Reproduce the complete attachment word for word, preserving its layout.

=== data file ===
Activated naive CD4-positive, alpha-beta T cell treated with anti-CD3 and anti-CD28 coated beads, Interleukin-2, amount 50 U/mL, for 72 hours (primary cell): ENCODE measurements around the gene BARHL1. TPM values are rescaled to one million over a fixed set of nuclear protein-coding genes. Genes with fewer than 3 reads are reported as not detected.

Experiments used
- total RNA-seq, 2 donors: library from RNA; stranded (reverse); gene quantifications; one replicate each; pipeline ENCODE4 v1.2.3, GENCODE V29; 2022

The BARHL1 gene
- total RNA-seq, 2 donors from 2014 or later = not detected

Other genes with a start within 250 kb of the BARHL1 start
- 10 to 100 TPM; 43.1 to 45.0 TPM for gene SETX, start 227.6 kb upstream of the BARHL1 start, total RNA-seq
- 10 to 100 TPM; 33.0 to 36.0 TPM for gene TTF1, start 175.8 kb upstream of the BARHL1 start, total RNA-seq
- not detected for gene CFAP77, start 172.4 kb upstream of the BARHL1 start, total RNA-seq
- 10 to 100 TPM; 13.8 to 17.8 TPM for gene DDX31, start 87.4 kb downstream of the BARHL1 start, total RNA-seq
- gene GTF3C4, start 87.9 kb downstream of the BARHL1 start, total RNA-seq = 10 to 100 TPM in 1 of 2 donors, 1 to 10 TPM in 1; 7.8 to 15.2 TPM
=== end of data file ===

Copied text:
Activated naive CD4-positive, alpha-beta T cell treated with anti-CD3 and anti-CD28 coated beads, Interleukin-2, amount 50 U/mL, for 72 hours (primary cell): ENCODE measurements around the gene BARHL1. TPM values are rescaled to one million over a fixed set of nuclear protein-coding genes. Genes with fewer than 3 reads are reported as not detected.

Experiments used
- total RNA-seq, 2 donors: library from RNA; stranded (reverse); gene quantifications; one replicate each; pipeline ENCODE4 v1.2.3, GENCODE V29; 2022

The BARHL1 gene
- total RNA-seq, 2 donors from 2014 or later = not detected

Other genes with a start within 250 kb of the BARHL1 start
- 10 to 100 TPM; 43.1 to 45.0 TPM for gene SETX, start 227.6 kb upstream of the BARHL1 start, total RNA-seq
- 10 to 100 TPM; 33.0 to 36.0 TPM for gene TTF1, start 175.8 kb upstream of the BARHL1 start, total RNA-seq
- not detected for gene CFAP77, start 172.4 kb upstream of the BARHL1 start, total RNA-seq
- 10 to 100 TPM; 13.8 to 17.8 TPM for gene DDX31, start 87.4 kb downstream of the BARHL1 start, total RNA-seq
- gene GTF3C4, start 87.9 kb downstream of the BARHL1 start, total RNA-seq = 10 to 100 TPM in 1 of 2 donors, 1 to 10 TPM in 1; 7.8 to 15.2 TPM